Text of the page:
“If I have to pinpoint one grey area, it is the backline. We have couple of good players, but the back wall is so important and it is all about that good mix of strength and flexibility, ability to hold the line. I am working on it.
“Since the numbers are not with me it is hard to get a good bench. I am happy with the strikers and the midfield and the three goal-keepers we have are doing a good job.”
BIDC Cup contenders Thailand have a well-rounded side that could create a ripple or two, while performances of the Laotian teams in different age groups have been remarkably consistent.
Vietnam have managed to infuse greater purpose and strength in its youth football projects in recent times and the knock-on effect has been very encouraging. Myanmar continue to be an unknown element but, going by the popularity of the game and its level of activity, they boasts a relatively good squad that can trouble the best on its day.
But one team that has aroused special interest is Chinese provincial champions Wuhan Hongxing FC, the only club side to figure in a field of national teams. Being a club side, they have a good mix and vast competitive experience and could easily be the talk of the town if they live up to their reputation.
As hosts of the event, Cambodia’s preference was to join Laos and Myanmar in Group B. Vietnam, Thailand and Wuhan Hongxing FC, China are clubbed in Group A.
“It is a big boost for football development in the Mekong belt and its timing will also help SEA Games preparations for not just Cambodia but others like Vietnam, Thailand, Laos and Myanmar,” Football Federation of Cambodia President Sao Sokha noted during his address at the official draw held in Phnom Penh last month.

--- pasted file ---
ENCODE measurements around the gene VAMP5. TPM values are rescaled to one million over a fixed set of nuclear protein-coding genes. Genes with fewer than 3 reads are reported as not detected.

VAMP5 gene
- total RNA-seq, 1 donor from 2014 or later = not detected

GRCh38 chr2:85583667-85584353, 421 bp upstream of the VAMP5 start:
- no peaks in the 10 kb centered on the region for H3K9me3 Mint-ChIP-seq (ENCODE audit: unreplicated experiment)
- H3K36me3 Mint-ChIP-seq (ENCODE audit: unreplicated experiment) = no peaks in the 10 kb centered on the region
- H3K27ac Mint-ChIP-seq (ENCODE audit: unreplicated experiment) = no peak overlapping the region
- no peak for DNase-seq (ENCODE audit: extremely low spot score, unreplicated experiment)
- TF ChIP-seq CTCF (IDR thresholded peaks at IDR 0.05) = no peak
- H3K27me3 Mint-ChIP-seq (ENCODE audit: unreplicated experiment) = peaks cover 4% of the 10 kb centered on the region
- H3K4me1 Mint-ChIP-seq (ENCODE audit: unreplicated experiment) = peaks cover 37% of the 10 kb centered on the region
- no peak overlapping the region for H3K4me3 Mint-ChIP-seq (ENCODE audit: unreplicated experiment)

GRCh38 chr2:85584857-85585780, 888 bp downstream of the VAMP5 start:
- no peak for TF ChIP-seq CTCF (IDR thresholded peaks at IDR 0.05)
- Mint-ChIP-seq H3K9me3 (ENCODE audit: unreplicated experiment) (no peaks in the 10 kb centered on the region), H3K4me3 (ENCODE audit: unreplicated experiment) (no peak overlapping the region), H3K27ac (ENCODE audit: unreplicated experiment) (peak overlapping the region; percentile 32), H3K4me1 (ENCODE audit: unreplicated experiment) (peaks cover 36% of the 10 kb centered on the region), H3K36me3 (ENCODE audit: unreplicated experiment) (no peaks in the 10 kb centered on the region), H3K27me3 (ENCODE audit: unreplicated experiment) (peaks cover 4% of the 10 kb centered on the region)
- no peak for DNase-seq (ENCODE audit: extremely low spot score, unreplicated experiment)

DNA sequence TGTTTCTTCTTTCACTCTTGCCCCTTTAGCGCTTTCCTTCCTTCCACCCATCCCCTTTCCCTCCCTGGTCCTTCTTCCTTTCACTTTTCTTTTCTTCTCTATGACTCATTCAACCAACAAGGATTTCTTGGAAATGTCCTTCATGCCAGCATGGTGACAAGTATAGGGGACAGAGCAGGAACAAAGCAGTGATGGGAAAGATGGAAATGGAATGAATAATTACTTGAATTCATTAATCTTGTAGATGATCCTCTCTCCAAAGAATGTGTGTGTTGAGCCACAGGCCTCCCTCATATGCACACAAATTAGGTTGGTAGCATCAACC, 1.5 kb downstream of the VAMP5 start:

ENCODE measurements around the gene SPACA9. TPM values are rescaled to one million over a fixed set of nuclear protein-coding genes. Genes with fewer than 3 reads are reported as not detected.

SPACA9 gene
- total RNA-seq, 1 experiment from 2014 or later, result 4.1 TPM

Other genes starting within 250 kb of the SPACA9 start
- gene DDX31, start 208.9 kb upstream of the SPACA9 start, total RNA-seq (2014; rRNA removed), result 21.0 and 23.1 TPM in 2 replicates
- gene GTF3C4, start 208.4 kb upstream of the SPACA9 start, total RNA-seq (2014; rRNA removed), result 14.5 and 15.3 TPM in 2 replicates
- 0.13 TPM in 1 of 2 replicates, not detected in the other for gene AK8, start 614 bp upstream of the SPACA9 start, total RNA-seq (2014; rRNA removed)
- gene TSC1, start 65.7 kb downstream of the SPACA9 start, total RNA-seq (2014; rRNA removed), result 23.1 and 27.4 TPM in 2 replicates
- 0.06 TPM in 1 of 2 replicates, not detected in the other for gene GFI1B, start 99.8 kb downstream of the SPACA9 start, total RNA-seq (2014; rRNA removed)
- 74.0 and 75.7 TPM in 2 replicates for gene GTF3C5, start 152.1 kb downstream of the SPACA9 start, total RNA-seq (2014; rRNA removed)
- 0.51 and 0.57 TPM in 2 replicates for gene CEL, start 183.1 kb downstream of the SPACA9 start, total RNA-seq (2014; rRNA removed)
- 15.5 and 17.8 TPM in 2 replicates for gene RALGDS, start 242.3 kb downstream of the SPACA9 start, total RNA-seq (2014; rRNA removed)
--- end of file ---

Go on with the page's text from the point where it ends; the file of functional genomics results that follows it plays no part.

Bank for Investment and Development of Cambodia, a financial institution founded by Vietnamese companies, is the title sponsor, while local mobile phone operators Metfone is the tournament’s main sponsor. Phnom Penh-based NagaWorld and Hoang Anh Gia Lai Group of Vietnam are stepping in as co-sponsors of the event, the first edition of which involving Laos, Cambodia and two teams from Vietnam was held in 2009.
“We started it in a small way and now it has grown bigger. Our aim is to help development of football among youth in Mekong region and as a bank operating in three countries in the region, we are determined to support this effort,” BIDC CEO Ngugen Van Hien said in his address after the formal draw.
The signing ceremony of a Memorandum of Understanding between BIDC and the FFC was presided over by Prime Minister Hun Sen and Vietnam premier Nguyen Tan Dung in Phnom Penh on April 24, paving the way for the latest edition of the cup.
The six teams, split into two groups, will play a one-round league with the top two teams advancing to criss-cross semifinals. The grand final is slated for the following Sunday, and there will be no third place playoff.
Along with the glittering trophy, the champion team will get a cash reward of US$20,000 and gold medals for each of the 25 members on the team. The runners-up will get $15,000, while both losing semifinalists will collect $10,000 each. The event’s top scorer is assured of an individual bonus of $1,000.
Referees and assistant referees from the 2011 FIFA list have been drafted in to officiate during the tournament.
Thanks to NagaWorld, a huge bonanza awaits the Cambodian team with the FFC being the main beneficiaries. In the event of Cambodia winning the tournament or finishing second, NagaWorld will give the Federation a cash prize of $30,000 or $20,000 respectively.
The FFC will also get $2,000 for every goal scored by the home team excluding penalty shootouts.
|Cambodian team list|
Sou Yaty (MND)
Um Vichet (MND)
Sar Sophea (PKR)